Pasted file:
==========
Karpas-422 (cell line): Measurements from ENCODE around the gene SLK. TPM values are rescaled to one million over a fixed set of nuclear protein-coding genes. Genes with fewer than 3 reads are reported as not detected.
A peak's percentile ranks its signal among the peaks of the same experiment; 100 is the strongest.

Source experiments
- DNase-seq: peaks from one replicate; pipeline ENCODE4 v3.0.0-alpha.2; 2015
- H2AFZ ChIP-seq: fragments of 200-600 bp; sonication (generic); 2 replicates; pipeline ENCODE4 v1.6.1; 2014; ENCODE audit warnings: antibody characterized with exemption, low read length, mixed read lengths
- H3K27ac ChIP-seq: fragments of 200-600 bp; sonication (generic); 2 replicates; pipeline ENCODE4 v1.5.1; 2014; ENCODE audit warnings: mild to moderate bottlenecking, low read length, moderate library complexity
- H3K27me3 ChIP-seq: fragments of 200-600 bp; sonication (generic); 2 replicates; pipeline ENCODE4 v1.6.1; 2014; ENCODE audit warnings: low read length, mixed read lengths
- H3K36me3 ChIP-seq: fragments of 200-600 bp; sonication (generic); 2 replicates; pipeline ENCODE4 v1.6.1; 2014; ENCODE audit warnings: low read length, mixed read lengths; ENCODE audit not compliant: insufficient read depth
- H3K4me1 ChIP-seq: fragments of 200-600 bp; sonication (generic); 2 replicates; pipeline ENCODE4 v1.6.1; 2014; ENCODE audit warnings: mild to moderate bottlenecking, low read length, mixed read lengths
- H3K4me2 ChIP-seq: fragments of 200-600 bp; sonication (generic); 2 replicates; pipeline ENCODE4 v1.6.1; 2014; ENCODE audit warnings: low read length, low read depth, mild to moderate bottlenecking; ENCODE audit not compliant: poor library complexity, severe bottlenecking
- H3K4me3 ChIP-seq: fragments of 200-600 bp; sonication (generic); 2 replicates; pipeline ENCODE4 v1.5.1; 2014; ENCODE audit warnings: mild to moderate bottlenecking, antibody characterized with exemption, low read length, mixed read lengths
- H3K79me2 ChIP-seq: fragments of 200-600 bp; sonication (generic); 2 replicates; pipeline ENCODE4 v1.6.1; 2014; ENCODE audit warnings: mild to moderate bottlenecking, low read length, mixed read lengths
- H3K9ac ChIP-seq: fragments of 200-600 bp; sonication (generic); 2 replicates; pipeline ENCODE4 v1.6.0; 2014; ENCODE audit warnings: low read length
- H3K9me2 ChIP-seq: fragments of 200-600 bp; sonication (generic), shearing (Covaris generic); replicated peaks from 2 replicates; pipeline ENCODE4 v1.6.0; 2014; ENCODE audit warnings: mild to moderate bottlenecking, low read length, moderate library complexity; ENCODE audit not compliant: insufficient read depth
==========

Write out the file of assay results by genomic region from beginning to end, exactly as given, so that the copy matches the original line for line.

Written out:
Karpas-422 (cell line): Measurements from ENCODE around the gene SLK. TPM values are rescaled to one million over a fixed set of nuclear protein-coding genes. Genes with fewer than 3 reads are reported as not detected.
A peak's percentile ranks its signal among the peaks of the same experiment; 100 is the strongest.

Source experiments
- DNase-seq: peaks from one replicate; pipeline ENCODE4 v3.0.0-alpha.2; 2015
- H2AFZ ChIP-seq: fragments of 200-600 bp; sonication (generic); 2 replicates; pipeline ENCODE4 v1.6.1; 2014; ENCODE audit warnings: antibody characterized with exemption, low read length, mixed read lengths
- H3K27ac ChIP-seq: fragments of 200-600 bp; sonication (generic); 2 replicates; pipeline ENCODE4 v1.5.1; 2014; ENCODE audit warnings: mild to moderate bottlenecking, low read length, moderate library complexity
- H3K27me3 ChIP-seq: fragments of 200-600 bp; sonication (generic); 2 replicates; pipeline ENCODE4 v1.6.1; 2014; ENCODE audit warnings: low read length, mixed read lengths
- H3K36me3 ChIP-seq: fragments of 200-600 bp; sonication (generic); 2 replicates; pipeline ENCODE4 v1.6.1; 2014; ENCODE audit warnings: low read length, mixed read lengths; ENCODE audit not compliant: insufficient read depth
- H3K4me1 ChIP-seq: fragments of 200-600 bp; sonication (generic); 2 replicates; pipeline ENCODE4 v1.6.1; 2014; ENCODE audit warnings: mild to moderate bottlenecking, low read length, mixed read lengths
- H3K4me2 ChIP-seq: fragments of 200-600 bp; sonication (generic); 2 replicates; pipeline ENCODE4 v1.6.1; 2014; ENCODE audit warnings: low read length, low read depth, mild to moderate bottlenecking; ENCODE audit not compliant: poor library complexity, severe bottlenecking
- H3K4me3 ChIP-seq: fragments of 200-600 bp; sonication (generic); 2 replicates; pipeline ENCODE4 v1.5.1; 2014; ENCODE audit warnings: mild to moderate bottlenecking, antibody characterized with exemption, low read length, mixed read lengths
- H3K79me2 ChIP-seq: fragments of 200-600 bp; sonication (generic); 2 replicates; pipeline ENCODE4 v1.6.1; 2014; ENCODE audit warnings: mild to moderate bottlenecking, low read length, mixed read lengths
- H3K9ac ChIP-seq: fragments of 200-600 bp; sonication (generic); 2 replicates; pipeline ENCODE4 v1.6.0; 2014; ENCODE audit warnings: low read length
- H3K9me2 ChIP-seq: fragments of 200-600 bp; sonication (generic), shearing (Covaris generic); replicated peaks from 2 replicates; pipeline ENCODE4 v1.6.0; 2014; ENCODE audit warnings: mild to moderate bottlenecking, low read length, moderate library complexity; ENCODE audit not compliant: insufficient read depth